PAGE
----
Sand dunes at Port Augusta with the Flinders Ranges in the background

Scrambled chickpea eggs aka. eggies (Adapted from Vegan Eats World)

1 cup besan/chickpea flour
1 tablespoon olive oil
1 medium onion, finely diced
1 2/3 cups warm water
3 tablespoon lemon juice
½ teaspoon black salt
¼ teaspoon sea salt, or to taste
pepper, to taste

Cook the besan in a large saucepan over medium heat, stirring constantly for 2 minutes or until the flour darkens slightly and smells toasty. Transfer the besan to a bowl. Pour in the olive oil and fry the onions for about 5 minutes or until they soften. Transfer the onions to a plate or small bowl.

Pour the water, lemon juice, black salt and sea salt into the saucepan. Start adding the besan into the saucepan a few tablespoons at a time, whisking all the time. After all of the besan has been added, use a spatula and continue stirring until the mixture becomes very thick and begins to pull away from the sides. Fold through the onions, turn off the heat and allow it to cool down for 10 minutes.

Drag a fork through the mixture to break it up into small lumps resembling scrambled eggs. Season with additional salt if required and black pepper, to taste.

This may be eaten warm or cold and it can be stored in an airtight container in the refrigerator for at least a week. Adding curry powder and mayonnaise at the end is on my to-do list to create curried "eggs" for sandwiches.


  1. Welcome back Mel! I was thinking you must be just about home, but it's almost hard to believe the time has passed. I hope you had a wonderful trip and I have already learnt a lot about WA and Australia from this one post alone. I sense I'll be experiencing the same even when you're writing about Perth and the areas I technically know well!

    Your camp-cooked breakfasts are very impressive and it's nice to see what you were referring to with the Indian meals - I have actually tried the Tasty Bite range and you are right, they're fantastic. I hadn't realised they could be cooked in boiling water so will tuck that piece of knowledge away (perhaps for campervan exploits...).

    1. Thanks Kari, it was such a great trip! We travelled far and saw so much and loved how dog friendly most places were. I felt like crying when we took Ollie to our local dog beach shortly after arriving back home as our limited number of dog beaches are smelly and full of seaweed (worlds apart from WA beaches).

      I hope the Tasty Bite info comes in handy for your upcoming travels, it's so handy to be able to drop the packets into boiling water when you are tired and hungry!

  2. What a great experience - you seem to have been so organised. I have only done the trip by train and that was enough of a challenge (I didn't get a sleeper as I was a young foolish cash-strapped student). I am fascinated by the scrambled chickpea flour - is it very eggy - I love besan but not eggs. I am also curious about whether you drove both ways and how ollie handled the trip - did he need huge runs at the end of the day (one of our dogs used to get car sick I think if I remember rightly)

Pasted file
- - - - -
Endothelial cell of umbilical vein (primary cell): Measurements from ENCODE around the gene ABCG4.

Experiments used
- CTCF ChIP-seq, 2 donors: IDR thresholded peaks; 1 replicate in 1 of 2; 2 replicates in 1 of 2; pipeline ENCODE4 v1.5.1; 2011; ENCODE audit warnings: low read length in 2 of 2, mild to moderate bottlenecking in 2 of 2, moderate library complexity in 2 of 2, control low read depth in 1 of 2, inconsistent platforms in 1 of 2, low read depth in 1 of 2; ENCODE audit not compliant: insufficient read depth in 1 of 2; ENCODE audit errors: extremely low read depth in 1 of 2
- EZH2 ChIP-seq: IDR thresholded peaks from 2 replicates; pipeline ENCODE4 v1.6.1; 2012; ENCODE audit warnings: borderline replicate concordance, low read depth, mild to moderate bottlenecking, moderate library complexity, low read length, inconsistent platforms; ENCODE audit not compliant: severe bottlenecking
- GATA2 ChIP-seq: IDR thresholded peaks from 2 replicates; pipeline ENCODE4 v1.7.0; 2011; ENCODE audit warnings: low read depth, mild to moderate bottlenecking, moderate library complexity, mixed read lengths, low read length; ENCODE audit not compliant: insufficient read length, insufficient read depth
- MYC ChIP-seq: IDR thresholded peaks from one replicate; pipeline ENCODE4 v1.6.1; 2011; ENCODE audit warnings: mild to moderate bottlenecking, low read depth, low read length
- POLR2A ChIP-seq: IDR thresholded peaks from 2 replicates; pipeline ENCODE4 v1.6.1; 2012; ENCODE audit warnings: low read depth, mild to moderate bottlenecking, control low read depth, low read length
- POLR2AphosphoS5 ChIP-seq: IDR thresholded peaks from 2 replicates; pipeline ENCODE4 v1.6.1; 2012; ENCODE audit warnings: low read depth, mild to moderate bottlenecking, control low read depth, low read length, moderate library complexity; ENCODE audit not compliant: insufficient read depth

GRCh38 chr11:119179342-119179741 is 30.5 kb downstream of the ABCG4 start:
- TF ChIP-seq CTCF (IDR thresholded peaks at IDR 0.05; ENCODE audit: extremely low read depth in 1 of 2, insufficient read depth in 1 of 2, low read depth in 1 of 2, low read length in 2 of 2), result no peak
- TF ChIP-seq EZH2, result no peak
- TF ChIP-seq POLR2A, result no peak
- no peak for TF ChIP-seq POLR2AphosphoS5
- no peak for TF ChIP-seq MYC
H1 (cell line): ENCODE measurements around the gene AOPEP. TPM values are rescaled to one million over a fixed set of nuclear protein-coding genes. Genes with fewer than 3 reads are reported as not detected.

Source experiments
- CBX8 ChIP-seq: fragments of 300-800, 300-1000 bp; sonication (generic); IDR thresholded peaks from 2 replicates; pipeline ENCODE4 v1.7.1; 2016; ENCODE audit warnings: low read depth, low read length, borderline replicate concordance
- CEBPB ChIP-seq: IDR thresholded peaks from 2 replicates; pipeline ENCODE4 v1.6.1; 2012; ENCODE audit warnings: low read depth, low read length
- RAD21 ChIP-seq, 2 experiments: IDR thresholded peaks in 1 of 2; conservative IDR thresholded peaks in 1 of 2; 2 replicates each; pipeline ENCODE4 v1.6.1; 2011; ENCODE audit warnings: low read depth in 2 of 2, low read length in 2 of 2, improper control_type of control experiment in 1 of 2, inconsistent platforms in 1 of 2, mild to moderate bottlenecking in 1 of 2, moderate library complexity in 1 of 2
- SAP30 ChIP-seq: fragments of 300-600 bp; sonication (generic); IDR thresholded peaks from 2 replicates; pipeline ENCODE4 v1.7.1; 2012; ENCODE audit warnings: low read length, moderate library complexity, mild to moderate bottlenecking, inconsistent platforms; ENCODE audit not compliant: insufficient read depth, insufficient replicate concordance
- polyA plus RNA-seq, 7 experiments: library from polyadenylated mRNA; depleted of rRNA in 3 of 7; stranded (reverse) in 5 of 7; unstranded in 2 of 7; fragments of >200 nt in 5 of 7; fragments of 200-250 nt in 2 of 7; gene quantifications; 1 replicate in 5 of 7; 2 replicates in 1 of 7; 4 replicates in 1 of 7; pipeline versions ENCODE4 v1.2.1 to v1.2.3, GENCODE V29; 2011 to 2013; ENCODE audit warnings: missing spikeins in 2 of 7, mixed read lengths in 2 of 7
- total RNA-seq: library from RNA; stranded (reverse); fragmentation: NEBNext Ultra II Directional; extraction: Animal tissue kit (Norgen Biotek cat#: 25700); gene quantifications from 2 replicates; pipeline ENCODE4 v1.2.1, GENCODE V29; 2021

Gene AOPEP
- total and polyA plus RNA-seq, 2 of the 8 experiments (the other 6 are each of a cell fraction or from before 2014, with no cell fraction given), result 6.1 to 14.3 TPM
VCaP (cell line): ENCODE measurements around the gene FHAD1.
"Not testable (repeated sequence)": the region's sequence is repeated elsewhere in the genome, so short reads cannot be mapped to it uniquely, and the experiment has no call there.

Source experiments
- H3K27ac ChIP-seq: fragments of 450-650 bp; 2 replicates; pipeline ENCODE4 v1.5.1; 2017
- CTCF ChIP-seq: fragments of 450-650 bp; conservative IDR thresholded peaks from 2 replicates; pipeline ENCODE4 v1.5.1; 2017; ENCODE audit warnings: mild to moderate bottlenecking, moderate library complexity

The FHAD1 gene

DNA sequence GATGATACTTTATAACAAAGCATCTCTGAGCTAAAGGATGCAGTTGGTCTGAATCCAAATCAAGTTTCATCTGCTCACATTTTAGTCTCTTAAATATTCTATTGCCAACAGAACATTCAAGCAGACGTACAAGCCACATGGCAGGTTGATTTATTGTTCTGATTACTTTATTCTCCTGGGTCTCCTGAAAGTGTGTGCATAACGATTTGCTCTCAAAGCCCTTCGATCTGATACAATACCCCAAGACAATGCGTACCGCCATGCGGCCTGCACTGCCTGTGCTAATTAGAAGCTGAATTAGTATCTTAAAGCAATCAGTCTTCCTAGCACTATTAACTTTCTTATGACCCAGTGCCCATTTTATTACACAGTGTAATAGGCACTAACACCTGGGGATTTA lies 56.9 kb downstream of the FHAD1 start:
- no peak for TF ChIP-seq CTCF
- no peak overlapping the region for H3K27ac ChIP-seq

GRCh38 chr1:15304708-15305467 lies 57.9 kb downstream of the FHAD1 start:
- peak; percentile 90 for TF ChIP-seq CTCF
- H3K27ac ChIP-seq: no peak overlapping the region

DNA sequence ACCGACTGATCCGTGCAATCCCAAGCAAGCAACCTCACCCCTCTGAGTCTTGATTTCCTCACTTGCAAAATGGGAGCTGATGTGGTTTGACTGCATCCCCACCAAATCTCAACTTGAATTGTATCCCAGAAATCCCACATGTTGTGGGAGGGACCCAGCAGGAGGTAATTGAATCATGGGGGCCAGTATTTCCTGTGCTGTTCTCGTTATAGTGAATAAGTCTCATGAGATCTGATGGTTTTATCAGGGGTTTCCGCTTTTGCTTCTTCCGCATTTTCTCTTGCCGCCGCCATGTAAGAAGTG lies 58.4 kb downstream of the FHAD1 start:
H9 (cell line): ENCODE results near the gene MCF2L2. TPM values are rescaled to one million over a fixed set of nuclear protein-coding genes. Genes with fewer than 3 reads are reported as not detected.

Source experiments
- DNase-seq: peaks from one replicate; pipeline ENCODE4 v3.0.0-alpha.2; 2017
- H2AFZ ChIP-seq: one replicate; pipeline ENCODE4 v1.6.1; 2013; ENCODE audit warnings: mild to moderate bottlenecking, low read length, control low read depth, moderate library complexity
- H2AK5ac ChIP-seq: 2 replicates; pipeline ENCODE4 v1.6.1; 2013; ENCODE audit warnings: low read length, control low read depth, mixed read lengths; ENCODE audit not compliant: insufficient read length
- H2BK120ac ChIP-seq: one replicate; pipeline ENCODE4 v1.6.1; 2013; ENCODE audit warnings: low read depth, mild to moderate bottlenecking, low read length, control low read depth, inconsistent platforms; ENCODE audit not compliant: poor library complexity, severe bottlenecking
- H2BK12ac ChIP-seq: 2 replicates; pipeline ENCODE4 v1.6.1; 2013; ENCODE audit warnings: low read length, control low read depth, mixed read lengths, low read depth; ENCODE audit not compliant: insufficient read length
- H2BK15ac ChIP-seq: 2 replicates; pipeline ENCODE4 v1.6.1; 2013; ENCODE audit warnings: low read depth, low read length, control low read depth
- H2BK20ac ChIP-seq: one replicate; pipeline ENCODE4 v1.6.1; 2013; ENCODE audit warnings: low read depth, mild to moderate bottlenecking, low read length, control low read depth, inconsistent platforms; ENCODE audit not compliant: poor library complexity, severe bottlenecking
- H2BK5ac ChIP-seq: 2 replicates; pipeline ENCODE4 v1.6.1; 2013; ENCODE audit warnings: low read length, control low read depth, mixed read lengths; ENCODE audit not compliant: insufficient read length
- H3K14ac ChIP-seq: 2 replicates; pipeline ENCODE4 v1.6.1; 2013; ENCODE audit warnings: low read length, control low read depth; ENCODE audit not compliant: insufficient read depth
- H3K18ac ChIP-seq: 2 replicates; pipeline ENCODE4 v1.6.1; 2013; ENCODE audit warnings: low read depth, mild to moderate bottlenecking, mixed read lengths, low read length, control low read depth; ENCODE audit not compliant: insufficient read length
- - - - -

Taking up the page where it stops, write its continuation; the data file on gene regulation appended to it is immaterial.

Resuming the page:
1. Thanks Johanna, I was rather organised for this trip especially as I knew that there are limited shops along the way. We did consider catching the train back but didn't want to leave Ollie caged in the pet compartment for days. Ollie is very normally good in the car and was happy with a short walk in the morning and afternoon as well as the odd leg stretch when we were filling up the car.

      I don't think the scrambled besan is very eggy, I add black salt to create a little bit of egg flavour and smell. You could always use regular salt instead.

  3. How wonderful that you were able to take a month long holiday! This was such an interesting post, and I can't wait to hear all of the rest of the details. Your makeshift meals were creative and varied. I tried one of those Tasty Bite dinners many years ago, but I'd forgotten about them. That's a good idea to eat them on the road! The chickpea eggs have been on my list of things to make from Vegan Eats World, but I haven't tried them yet. I look forward to trying your version!

    1. Thanks Cadry, it was sensational being able to holiday for that length of time. The chickpea eggs were one of my husband's favourite meals from when I was recipe testing - he is ALWAYS requesting that I make them for him.

  4. Wow, what an awesome post! I would love to come to Australia one day so this was super interesting - I love a road trip! Those cliffs are stunning and I can't wait to try your eggies, they look great.

    1. Thanks Jojo, I hope you make it to Australia one day! I was mesmerised by the cliffs and could have spent hours watching the waves.

  5. oh wow, road trip! Looking forward to your next blog posts :)

    1. Thanks veganopoulous, hope you enjoy the next ones!

  6. What an awesome trip! I can't wait to see your next posts about Perth and the other weeks. Traveling in such a remote area for so long must be wild. The cliffs, though, definitely look like stopping off for!

    1. Thanks Jes, it was a pretty awesome trip! It was quite peaceful travelling through these remote places.

  7. Awesome! What a great idea, I've always wanted to do the drive and have just never gotten around to it. Looking forward to your posts (and to see if you visited any of my favourite Perth places).

    How did puppy deal with being in a car every day?

    1. Thanks steph, you should definitely do the drive one day if you have the time. It was a great trip which the man and I think every Aussie should experience in their lifetime.

      Ollie was great in the car, he sat behind us in a travelling crate which takes up a fair bit of room but he was able to be close to us and see the road ahead. He was infatuated with watching the road and the mental stimulation would tire him out eventually.